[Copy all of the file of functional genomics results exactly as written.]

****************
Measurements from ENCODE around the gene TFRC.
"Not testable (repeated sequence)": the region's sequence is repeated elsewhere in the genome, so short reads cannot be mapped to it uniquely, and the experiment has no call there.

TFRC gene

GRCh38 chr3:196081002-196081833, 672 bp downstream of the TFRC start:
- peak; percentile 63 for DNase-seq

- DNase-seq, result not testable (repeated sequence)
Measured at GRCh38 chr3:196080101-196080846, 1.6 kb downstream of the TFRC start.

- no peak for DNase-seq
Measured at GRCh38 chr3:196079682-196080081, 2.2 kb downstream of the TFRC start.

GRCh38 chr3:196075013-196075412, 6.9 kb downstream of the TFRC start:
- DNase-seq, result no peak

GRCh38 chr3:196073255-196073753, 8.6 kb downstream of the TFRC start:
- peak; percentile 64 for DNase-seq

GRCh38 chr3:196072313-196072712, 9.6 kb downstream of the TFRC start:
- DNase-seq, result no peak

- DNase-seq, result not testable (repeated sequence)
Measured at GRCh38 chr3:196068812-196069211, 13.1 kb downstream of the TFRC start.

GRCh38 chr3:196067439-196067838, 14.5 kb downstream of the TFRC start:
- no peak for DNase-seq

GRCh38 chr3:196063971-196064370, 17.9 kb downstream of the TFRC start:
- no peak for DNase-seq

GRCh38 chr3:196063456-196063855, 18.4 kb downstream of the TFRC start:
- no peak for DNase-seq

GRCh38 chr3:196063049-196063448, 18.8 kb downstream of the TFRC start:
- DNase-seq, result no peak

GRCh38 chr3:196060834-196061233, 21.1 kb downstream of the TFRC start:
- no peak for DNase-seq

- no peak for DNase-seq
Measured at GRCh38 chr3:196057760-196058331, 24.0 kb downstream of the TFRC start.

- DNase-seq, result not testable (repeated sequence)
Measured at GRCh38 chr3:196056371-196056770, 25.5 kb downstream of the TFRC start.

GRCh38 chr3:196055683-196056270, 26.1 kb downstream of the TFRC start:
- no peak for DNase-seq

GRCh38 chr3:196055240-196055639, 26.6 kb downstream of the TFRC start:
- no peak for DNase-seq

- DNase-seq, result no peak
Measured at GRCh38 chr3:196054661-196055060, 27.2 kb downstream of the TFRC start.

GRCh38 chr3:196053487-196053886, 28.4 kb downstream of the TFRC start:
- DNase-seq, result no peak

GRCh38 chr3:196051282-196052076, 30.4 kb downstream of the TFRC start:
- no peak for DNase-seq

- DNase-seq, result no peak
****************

Measurements from ENCODE around the gene TFRC.
"Not testable (repeated sequence)": the region's sequence is repeated elsewhere in the genome, so short reads cannot be mapped to it uniquely, and the experiment has no call there.

TFRC gene

GRCh38 chr3:196081002-196081833, 672 bp downstream of the TFRC start:
- peak; percentile 63 for DNase-seq

- DNase-seq, result not testable (repeated sequence)
Measured at GRCh38 chr3:196080101-196080846, 1.6 kb downstream of the TFRC start.

- no peak for DNase-seq
Measured at GRCh38 chr3:196079682-196080081, 2.2 kb downstream of the TFRC start.

GRCh38 chr3:196075013-196075412, 6.9 kb downstream of the TFRC start:
- DNase-seq, result no peak

GRCh38 chr3:196073255-196073753, 8.6 kb downstream of the TFRC start:
- peak; percentile 64 for DNase-seq

GRCh38 chr3:196072313-196072712, 9.6 kb downstream of the TFRC start:
- DNase-seq, result no peak

- DNase-seq, result not testable (repeated sequence)
Measured at GRCh38 chr3:196068812-196069211, 13.1 kb downstream of the TFRC start.

GRCh38 chr3:196067439-196067838, 14.5 kb downstream of the TFRC start:
- no peak for DNase-seq

GRCh38 chr3:196063971-196064370, 17.9 kb downstream of the TFRC start:
- no peak for DNase-seq

GRCh38 chr3:196063456-196063855, 18.4 kb downstream of the TFRC start:
- no peak for DNase-seq

GRCh38 chr3:196063049-196063448, 18.8 kb downstream of the TFRC start:
- DNase-seq, result no peak

GRCh38 chr3:196060834-196061233, 21.1 kb downstream of the TFRC start:
- no peak for DNase-seq

- no peak for DNase-seq
Measured at GRCh38 chr3:196057760-196058331, 24.0 kb downstream of the TFRC start.

- DNase-seq, result not testable (repeated sequence)
Measured at GRCh38 chr3:196056371-196056770, 25.5 kb downstream of the TFRC start.

GRCh38 chr3:196055683-196056270, 26.1 kb downstream of the TFRC start:
- no peak for DNase-seq

GRCh38 chr3:196055240-196055639, 26.6 kb downstream of the TFRC start:
- no peak for DNase-seq

- DNase-seq, result no peak
Measured at GRCh38 chr3:196054661-196055060, 27.2 kb downstream of the TFRC start.

GRCh38 chr3:196053487-196053886, 28.4 kb downstream of the TFRC start:
- DNase-seq, result no peak

GRCh38 chr3:196051282-196052076, 30.4 kb downstream of the TFRC start:
- no peak for DNase-seq

- DNase-seq, result no peak